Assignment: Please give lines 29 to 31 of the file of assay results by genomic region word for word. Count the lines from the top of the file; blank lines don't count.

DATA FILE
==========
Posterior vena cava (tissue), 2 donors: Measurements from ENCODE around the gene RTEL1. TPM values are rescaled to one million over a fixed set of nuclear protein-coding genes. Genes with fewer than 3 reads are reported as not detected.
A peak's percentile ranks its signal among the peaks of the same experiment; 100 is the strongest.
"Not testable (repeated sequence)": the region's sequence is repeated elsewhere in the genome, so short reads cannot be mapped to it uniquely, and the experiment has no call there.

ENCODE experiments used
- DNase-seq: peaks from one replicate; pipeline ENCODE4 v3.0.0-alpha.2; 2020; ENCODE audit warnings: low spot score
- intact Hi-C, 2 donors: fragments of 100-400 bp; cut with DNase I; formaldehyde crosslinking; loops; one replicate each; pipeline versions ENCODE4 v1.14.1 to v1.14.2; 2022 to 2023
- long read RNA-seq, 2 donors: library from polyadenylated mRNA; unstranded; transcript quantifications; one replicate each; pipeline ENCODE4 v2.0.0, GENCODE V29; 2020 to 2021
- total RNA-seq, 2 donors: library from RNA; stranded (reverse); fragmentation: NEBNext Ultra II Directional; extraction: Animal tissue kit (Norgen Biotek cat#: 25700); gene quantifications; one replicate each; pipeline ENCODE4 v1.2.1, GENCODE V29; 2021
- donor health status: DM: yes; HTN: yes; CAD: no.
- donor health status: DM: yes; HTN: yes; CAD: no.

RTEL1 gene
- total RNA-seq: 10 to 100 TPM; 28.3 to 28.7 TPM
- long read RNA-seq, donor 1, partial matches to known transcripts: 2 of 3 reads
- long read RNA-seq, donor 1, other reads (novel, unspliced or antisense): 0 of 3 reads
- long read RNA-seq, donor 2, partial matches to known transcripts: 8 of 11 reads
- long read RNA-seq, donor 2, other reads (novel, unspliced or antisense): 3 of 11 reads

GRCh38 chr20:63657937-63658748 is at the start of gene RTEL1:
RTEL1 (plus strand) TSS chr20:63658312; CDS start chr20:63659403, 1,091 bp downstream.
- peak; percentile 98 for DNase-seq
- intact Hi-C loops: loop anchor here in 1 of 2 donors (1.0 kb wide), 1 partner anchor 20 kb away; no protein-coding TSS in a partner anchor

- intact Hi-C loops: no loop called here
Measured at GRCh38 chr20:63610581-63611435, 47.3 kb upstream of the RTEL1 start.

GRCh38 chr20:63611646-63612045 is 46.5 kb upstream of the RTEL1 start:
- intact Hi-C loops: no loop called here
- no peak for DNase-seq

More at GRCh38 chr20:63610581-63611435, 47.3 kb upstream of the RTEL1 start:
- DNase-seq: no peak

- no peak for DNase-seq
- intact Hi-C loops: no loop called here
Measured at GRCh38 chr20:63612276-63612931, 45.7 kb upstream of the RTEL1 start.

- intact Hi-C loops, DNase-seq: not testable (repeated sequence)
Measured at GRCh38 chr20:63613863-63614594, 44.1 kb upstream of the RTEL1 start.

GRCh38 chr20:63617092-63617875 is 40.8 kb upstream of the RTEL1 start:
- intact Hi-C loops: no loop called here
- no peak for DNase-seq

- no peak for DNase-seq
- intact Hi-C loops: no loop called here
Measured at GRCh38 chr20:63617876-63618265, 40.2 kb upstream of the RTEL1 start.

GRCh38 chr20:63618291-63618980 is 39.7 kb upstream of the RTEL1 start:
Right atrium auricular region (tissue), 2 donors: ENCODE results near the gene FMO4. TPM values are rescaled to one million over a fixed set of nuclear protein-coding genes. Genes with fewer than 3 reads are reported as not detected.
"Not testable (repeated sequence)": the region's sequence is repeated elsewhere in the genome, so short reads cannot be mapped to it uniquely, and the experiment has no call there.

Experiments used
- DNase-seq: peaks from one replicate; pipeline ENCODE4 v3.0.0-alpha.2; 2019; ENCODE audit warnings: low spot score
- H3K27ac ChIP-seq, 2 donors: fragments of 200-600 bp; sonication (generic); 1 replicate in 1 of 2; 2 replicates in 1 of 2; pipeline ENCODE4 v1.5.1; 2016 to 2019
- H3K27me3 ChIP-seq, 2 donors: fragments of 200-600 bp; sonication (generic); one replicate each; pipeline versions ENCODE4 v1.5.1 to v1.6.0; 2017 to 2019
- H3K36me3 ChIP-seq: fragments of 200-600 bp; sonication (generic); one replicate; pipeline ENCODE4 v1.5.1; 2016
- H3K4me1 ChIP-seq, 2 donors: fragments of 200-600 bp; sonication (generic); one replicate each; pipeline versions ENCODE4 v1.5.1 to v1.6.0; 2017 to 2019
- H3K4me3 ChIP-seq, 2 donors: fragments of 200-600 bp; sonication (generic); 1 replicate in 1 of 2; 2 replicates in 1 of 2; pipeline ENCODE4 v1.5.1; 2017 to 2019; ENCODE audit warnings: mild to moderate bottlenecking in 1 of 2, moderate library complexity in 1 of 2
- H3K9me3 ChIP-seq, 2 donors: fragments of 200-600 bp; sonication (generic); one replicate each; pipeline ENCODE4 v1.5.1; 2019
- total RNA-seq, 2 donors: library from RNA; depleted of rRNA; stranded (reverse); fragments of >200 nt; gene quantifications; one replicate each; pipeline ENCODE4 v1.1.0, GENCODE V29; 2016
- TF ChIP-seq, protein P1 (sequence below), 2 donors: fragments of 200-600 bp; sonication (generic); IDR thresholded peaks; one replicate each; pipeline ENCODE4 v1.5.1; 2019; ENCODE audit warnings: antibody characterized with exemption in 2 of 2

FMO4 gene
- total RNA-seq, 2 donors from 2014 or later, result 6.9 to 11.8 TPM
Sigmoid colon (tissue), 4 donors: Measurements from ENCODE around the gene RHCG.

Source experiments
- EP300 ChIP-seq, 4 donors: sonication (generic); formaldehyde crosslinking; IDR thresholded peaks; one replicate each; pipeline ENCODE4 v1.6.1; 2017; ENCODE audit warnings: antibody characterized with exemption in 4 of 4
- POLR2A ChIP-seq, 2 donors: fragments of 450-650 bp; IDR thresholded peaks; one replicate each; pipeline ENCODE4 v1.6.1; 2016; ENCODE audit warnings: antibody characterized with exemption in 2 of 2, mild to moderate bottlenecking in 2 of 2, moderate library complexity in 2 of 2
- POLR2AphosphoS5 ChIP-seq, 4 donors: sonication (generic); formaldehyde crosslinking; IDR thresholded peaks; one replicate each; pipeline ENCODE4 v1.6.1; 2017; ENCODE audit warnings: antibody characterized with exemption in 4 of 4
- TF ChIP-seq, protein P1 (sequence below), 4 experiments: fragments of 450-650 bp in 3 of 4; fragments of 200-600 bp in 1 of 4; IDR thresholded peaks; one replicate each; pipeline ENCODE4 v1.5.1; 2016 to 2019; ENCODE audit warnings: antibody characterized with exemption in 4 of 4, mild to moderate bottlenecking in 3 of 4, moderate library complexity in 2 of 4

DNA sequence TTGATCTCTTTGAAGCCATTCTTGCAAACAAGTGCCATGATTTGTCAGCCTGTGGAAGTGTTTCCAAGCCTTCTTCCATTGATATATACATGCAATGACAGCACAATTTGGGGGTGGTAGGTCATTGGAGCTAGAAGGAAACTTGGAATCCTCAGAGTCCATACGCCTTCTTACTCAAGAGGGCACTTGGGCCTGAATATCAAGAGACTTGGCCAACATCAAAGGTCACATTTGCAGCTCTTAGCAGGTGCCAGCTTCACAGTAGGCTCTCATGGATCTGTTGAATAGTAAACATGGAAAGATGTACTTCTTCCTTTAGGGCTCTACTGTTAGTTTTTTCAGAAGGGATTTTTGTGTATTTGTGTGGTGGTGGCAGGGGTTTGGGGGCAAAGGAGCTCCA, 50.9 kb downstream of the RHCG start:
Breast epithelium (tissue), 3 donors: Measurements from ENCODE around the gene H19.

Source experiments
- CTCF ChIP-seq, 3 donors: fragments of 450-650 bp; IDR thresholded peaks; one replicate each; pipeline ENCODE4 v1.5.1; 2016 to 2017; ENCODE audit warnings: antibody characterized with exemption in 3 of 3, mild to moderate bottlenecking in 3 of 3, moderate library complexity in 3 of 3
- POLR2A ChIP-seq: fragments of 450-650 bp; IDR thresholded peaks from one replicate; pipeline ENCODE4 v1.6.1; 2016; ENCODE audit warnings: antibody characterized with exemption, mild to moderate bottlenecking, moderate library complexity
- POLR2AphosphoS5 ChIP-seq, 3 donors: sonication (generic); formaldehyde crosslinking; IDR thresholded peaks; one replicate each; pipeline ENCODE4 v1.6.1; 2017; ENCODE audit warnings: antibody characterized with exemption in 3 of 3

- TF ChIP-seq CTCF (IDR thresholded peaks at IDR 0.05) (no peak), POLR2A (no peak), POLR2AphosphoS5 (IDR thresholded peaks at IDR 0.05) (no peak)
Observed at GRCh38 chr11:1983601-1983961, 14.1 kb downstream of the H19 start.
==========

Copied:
- intact Hi-C loops: no loop called here
Measured at GRCh38 chr20:63612276-63612931, 45.7 kb upstream of the RTEL1 start.

- intact Hi-C loops, DNase-seq: not testable (repeated sequence)